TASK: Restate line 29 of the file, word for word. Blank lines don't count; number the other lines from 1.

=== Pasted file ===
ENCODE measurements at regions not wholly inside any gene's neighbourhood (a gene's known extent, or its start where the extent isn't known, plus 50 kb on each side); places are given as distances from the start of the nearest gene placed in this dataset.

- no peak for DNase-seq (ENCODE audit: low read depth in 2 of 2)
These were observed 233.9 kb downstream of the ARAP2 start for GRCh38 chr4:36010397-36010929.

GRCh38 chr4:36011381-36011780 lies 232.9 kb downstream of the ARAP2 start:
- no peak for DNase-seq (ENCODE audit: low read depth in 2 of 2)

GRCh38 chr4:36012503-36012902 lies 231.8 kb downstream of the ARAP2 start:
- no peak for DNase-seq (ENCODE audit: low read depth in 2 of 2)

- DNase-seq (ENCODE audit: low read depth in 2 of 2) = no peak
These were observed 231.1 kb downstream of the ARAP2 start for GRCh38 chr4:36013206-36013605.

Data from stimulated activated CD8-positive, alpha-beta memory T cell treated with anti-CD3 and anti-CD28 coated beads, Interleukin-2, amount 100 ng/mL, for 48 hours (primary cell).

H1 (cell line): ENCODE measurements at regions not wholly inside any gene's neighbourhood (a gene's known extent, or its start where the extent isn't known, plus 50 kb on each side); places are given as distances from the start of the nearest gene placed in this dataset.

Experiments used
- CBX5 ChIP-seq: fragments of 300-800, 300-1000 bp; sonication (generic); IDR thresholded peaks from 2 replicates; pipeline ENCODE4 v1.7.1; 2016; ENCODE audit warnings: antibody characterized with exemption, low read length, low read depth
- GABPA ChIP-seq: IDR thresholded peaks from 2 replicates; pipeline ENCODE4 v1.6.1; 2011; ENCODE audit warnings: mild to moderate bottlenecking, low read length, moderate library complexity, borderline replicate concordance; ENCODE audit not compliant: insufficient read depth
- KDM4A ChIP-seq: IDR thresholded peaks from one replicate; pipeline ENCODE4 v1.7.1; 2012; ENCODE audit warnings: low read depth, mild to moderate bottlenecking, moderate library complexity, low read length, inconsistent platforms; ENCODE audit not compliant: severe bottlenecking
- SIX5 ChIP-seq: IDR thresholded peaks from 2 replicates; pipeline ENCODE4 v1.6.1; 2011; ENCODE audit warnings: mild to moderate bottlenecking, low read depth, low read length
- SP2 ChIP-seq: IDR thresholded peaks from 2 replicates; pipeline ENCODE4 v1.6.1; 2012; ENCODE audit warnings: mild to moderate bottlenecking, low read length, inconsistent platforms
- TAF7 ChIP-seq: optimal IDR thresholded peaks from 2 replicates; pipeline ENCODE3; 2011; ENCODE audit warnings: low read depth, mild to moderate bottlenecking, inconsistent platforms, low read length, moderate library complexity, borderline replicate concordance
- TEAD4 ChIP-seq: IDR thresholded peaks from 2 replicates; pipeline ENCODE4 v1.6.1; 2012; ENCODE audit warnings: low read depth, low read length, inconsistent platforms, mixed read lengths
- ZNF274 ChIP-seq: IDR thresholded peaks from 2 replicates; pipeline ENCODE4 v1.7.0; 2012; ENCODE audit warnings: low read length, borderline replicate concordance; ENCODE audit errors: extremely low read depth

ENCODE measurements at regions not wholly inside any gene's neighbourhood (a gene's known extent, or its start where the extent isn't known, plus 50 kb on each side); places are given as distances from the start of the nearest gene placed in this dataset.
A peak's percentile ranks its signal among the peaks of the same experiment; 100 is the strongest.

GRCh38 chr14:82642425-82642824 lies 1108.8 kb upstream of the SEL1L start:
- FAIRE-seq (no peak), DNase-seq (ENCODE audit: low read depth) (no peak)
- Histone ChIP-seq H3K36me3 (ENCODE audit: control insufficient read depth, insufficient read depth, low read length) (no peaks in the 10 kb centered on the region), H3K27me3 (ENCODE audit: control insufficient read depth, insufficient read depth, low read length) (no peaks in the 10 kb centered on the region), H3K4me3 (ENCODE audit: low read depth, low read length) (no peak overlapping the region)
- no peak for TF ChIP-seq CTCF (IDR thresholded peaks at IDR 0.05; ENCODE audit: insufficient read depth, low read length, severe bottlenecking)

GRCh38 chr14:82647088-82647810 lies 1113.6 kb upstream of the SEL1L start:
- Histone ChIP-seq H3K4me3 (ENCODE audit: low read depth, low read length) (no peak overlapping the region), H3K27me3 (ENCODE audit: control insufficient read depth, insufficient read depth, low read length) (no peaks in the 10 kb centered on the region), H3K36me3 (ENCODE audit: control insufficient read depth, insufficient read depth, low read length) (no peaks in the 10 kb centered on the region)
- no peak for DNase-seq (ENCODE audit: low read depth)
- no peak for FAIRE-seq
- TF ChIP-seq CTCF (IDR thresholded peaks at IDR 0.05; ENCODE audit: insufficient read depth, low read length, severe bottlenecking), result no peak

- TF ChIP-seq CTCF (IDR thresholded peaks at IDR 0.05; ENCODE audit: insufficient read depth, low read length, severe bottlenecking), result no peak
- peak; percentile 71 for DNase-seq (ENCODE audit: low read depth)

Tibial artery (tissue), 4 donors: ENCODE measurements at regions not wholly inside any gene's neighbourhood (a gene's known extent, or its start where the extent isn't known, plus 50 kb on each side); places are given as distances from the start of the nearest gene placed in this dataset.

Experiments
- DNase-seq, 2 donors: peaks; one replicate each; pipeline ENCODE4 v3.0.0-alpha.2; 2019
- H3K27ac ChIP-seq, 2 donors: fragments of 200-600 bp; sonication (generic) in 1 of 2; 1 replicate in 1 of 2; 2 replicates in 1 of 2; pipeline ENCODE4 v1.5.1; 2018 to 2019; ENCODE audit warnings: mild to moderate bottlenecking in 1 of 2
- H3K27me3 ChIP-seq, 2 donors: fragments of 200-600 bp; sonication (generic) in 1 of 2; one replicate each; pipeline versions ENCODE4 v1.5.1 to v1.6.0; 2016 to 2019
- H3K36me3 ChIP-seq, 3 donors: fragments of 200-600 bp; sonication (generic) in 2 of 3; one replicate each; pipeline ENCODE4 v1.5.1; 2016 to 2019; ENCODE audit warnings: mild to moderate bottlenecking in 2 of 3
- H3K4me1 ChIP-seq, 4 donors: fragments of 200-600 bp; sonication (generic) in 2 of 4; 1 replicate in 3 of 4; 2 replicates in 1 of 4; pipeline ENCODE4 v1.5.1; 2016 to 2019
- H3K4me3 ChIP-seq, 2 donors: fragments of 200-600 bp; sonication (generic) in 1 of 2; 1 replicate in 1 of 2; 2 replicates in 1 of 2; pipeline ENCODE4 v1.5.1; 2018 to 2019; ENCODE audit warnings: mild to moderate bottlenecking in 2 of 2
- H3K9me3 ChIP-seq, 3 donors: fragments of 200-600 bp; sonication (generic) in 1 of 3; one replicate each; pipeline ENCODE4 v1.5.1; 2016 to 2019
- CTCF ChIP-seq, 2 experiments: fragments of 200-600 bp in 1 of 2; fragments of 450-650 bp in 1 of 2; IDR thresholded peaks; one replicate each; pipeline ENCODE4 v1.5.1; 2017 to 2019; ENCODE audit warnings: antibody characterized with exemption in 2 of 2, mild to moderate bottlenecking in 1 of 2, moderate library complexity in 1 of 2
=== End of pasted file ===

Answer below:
- no peak for DNase-seq (ENCODE audit: low read depth)